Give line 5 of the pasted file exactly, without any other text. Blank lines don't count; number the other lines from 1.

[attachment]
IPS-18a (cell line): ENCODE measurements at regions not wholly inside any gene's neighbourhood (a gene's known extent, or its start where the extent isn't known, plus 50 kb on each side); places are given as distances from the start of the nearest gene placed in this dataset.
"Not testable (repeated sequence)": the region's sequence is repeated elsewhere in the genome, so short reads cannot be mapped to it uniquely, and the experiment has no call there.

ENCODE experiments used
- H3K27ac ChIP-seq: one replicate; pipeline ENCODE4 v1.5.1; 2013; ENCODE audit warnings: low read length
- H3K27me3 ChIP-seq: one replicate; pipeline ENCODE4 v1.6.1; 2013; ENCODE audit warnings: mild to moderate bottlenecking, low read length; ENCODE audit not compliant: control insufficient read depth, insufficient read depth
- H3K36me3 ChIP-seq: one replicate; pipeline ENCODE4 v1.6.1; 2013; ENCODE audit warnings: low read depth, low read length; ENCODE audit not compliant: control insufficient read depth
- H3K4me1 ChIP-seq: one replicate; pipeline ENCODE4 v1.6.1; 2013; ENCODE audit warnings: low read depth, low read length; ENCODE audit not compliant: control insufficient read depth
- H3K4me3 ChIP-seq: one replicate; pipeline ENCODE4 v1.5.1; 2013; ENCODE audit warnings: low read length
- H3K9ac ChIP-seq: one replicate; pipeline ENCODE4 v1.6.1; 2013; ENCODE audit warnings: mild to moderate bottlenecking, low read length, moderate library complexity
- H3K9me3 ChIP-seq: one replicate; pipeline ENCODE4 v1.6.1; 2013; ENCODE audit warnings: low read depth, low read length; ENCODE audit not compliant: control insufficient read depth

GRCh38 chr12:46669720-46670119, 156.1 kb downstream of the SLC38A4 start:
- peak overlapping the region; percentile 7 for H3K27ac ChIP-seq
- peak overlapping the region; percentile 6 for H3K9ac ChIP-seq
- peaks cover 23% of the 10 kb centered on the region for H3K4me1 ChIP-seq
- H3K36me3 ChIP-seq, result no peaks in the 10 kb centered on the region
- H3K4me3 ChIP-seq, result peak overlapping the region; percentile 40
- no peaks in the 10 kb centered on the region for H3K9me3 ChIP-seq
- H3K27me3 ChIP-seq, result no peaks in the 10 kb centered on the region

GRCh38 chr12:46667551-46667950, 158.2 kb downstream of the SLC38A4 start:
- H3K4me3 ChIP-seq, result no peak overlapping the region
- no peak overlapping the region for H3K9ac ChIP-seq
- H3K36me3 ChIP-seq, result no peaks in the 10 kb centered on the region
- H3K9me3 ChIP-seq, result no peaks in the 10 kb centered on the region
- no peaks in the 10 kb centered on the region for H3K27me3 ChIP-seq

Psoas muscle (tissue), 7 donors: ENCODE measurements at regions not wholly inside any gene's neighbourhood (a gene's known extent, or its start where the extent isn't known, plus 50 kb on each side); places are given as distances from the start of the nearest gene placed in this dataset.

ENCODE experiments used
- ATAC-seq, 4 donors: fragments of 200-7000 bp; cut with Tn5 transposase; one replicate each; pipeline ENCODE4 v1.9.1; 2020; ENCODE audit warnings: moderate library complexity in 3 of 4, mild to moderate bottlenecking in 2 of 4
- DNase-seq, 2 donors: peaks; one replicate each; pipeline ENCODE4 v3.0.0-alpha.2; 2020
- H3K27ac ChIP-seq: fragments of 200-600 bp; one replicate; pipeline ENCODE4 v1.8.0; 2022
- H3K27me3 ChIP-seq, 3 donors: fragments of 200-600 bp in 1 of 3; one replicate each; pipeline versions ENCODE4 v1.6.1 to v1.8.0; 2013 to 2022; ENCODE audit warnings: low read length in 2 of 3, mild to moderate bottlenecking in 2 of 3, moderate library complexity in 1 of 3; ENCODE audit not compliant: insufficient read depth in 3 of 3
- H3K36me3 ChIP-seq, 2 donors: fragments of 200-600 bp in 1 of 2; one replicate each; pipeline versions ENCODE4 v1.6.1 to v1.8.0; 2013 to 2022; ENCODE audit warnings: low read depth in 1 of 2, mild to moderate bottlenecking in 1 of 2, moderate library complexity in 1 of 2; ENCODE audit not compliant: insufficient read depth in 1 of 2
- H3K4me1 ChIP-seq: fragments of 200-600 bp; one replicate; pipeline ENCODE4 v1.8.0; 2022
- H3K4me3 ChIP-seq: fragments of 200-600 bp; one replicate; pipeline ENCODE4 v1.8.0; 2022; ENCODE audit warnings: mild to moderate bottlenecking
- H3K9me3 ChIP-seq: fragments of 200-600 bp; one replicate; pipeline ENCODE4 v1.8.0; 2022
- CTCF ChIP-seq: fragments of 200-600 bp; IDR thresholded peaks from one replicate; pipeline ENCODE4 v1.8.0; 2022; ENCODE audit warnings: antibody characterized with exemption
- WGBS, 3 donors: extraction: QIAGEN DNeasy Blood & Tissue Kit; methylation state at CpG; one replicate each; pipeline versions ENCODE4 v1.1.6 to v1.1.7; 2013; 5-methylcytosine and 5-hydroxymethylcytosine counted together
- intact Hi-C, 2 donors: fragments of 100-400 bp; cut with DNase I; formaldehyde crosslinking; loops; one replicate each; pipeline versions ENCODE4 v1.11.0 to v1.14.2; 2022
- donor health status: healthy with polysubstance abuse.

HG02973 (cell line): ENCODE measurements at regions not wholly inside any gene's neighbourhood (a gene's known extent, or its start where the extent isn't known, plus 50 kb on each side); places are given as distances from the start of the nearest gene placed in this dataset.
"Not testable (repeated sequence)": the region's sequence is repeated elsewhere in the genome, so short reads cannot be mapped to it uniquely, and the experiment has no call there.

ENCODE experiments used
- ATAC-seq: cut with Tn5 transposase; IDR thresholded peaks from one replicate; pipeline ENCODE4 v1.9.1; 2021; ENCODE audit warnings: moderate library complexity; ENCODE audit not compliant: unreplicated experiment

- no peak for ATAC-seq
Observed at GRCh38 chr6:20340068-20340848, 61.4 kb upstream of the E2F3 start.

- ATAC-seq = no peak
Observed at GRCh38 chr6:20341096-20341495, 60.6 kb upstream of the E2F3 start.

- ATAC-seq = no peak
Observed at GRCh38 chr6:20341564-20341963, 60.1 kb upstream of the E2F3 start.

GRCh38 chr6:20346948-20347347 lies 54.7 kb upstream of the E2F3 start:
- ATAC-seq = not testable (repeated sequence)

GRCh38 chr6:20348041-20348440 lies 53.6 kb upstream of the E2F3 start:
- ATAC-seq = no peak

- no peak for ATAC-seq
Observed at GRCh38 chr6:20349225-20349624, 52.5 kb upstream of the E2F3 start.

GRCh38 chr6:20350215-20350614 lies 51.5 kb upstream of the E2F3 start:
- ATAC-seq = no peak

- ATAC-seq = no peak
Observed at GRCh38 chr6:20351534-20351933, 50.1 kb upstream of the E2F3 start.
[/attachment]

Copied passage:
- H3K27me3 ChIP-seq: one replicate; pipeline ENCODE4 v1.6.1; 2013; ENCODE audit warnings: mild to moderate bottlenecking, low read length; ENCODE audit not compliant: control insufficient read depth, insufficient read depth